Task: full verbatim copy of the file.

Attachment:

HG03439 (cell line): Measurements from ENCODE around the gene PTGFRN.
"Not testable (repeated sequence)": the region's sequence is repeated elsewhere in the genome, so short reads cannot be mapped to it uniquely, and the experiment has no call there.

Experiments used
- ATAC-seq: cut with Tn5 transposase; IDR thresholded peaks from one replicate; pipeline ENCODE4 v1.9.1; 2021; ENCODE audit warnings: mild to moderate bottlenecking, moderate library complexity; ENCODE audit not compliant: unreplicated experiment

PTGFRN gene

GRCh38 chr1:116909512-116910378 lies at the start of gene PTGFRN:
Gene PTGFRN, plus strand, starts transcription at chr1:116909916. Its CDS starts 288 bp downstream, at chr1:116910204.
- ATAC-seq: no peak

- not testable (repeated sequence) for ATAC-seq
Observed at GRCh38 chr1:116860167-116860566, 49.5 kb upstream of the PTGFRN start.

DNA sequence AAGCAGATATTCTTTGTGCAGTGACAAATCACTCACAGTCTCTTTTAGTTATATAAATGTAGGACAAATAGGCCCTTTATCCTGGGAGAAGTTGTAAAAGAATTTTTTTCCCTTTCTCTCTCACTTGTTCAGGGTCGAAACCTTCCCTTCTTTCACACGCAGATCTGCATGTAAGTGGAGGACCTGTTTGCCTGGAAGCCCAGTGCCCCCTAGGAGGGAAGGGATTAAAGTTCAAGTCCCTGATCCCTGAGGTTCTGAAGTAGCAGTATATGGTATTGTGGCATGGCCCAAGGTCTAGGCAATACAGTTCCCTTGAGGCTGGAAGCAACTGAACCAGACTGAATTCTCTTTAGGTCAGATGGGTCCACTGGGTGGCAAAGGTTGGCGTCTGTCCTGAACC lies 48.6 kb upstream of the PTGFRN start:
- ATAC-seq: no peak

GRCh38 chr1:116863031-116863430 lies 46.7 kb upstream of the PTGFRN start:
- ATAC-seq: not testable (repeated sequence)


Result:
HG03439 (cell line): Measurements from ENCODE around the gene PTGFRN.
"Not testable (repeated sequence)": the region's sequence is repeated elsewhere in the genome, so short reads cannot be mapped to it uniquely, and the experiment has no call there.

Experiments used
- ATAC-seq: cut with Tn5 transposase; IDR thresholded peaks from one replicate; pipeline ENCODE4 v1.9.1; 2021; ENCODE audit warnings: mild to moderate bottlenecking, moderate library complexity; ENCODE audit not compliant: unreplicated experiment

PTGFRN gene

GRCh38 chr1:116909512-116910378 lies at the start of gene PTGFRN:
Gene PTGFRN, plus strand, starts transcription at chr1:116909916. Its CDS starts 288 bp downstream, at chr1:116910204.
- ATAC-seq: no peak

- not testable (repeated sequence) for ATAC-seq
Observed at GRCh38 chr1:116860167-116860566, 49.5 kb upstream of the PTGFRN start.

DNA sequence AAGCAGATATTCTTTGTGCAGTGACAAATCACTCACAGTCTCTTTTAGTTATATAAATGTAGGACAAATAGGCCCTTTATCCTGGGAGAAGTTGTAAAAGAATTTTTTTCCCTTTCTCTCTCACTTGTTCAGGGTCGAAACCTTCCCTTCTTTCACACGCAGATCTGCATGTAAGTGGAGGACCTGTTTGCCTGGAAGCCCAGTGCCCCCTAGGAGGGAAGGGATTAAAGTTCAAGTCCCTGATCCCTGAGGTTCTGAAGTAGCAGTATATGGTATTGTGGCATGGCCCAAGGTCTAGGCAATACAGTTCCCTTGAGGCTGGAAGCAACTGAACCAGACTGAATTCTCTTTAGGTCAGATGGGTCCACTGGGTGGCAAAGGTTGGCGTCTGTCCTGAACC lies 48.6 kb upstream of the PTGFRN start:
- ATAC-seq: no peak

GRCh38 chr1:116863031-116863430 lies 46.7 kb upstream of the PTGFRN start:
- ATAC-seq: not testable (repeated sequence)